And I came back out of those flashbacks as I sat there, an adult, in our library, listening to the person teaching my kids about tectonic activity, geology, and Buddhist ceremonies and so many emotions flooded over me.
Relief. Because my children will never know what it's like to be so foreign to the world they live in. They sat there, soaking up the information, never once worrying that they were being deceived by Satan and the world, never worrying I was going to lecture them about the truth, never scared that they have questions they're not supposed to ask, never feeling like an outsider with an alternate narrative of reality, unable to engage in their world because they're not a part of it.
Frustration. Because child Darcy deserved better. Because I'm 32 years old, in charge of my own life, yet the scars of my past will always be there, showing up in the strangest, most unexpected places. The childhood that formed me, formed me thoroughly and I cannot shake it because it is who I am. Frustration because there are children still being raised with this kind of psychological and spiritual abuse who will one day be adults unable to attend a kid's library presentation without their past smacking them in the face.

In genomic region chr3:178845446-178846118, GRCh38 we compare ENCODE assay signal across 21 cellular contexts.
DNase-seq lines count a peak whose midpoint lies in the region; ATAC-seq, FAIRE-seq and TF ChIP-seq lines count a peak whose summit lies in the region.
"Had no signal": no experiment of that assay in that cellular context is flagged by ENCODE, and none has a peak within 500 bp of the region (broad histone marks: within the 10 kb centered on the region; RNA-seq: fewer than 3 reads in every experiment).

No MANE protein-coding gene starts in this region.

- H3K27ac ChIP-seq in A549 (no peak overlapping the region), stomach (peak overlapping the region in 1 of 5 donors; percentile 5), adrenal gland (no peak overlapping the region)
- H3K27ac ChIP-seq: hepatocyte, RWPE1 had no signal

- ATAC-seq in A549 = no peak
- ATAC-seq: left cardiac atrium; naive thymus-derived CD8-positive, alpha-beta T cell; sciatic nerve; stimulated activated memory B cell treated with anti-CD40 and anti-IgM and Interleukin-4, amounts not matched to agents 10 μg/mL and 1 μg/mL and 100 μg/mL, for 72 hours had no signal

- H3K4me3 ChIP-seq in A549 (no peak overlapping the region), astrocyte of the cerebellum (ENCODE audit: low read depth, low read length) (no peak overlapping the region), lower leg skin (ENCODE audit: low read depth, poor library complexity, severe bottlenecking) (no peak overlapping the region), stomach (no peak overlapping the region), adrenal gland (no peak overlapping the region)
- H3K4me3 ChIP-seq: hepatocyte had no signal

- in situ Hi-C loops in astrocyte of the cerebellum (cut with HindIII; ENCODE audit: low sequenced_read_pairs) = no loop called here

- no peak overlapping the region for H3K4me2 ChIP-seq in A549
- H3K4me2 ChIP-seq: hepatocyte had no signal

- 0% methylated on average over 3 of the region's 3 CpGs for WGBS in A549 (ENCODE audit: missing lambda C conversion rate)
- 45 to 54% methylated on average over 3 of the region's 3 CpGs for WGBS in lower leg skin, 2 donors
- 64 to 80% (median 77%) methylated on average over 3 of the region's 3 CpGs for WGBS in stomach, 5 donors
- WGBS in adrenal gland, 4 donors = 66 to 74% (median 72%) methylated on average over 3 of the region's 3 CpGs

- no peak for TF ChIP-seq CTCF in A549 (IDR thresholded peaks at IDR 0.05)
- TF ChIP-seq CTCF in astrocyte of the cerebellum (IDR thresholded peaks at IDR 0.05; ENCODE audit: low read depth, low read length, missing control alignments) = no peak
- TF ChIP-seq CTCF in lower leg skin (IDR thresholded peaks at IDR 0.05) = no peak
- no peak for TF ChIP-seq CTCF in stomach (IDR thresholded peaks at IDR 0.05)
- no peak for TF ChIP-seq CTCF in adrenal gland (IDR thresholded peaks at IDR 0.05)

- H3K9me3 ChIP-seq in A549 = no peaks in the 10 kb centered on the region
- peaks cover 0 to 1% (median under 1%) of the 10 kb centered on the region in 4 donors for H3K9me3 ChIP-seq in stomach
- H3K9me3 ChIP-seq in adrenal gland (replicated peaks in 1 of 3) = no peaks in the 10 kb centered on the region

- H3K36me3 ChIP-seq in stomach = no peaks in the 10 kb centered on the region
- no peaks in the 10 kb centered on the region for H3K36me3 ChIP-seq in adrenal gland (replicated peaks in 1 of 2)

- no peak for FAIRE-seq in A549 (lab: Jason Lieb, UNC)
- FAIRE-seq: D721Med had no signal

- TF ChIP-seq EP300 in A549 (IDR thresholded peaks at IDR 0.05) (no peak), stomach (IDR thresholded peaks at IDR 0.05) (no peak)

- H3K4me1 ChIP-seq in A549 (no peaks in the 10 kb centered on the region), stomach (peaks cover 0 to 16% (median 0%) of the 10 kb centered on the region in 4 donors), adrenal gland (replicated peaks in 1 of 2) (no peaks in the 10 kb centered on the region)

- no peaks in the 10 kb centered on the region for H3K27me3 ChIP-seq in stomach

Hopelessness. Because my parents will never understand the depth and severity of what they did. The consequences of the choices they made. What was a phase for them was my entire childhood, my most formative years spent in one of the most toxic environments on earth. The lasting effects indelibly imprinted on every cell in my body. They call me bitter and unforgiving. They excuse themselves with "we had good intentions". They say I'm making a big deal out of nothing and need to move on. But they don't sit in a library and have flashbacks. The fact they can call all of this, all of what made me, all of what I deal with on a daily basis because of their choices "nothing" says a lot. I think we will never be able to connect because of this. Even outsiders don't understand. The only ones that get it are the ones like me. The walking broken, the walking lost, the homeschooled impostors who struggle to find normalcy and belonging and peace.
And yet, also hope. Happiness. Thankfulness. Amazement. Because my kids are being raised so.....normal. They'll have a solid foundation from which to choose whatever life they want. If they want to be weird and different in any way, they will be able to freely choose that. They'll know what it's like to be part of the community and world that they live in. To not be an outsider because they're supposed to reject everything about "the world" and own a different reality. To not have a different history, science, and social narrative than everyone else around them and the insecurity that comes with it.
I hope they someday sit in a library with their kids and only remember with fondness the awesome time they had learning about Mt. Everest.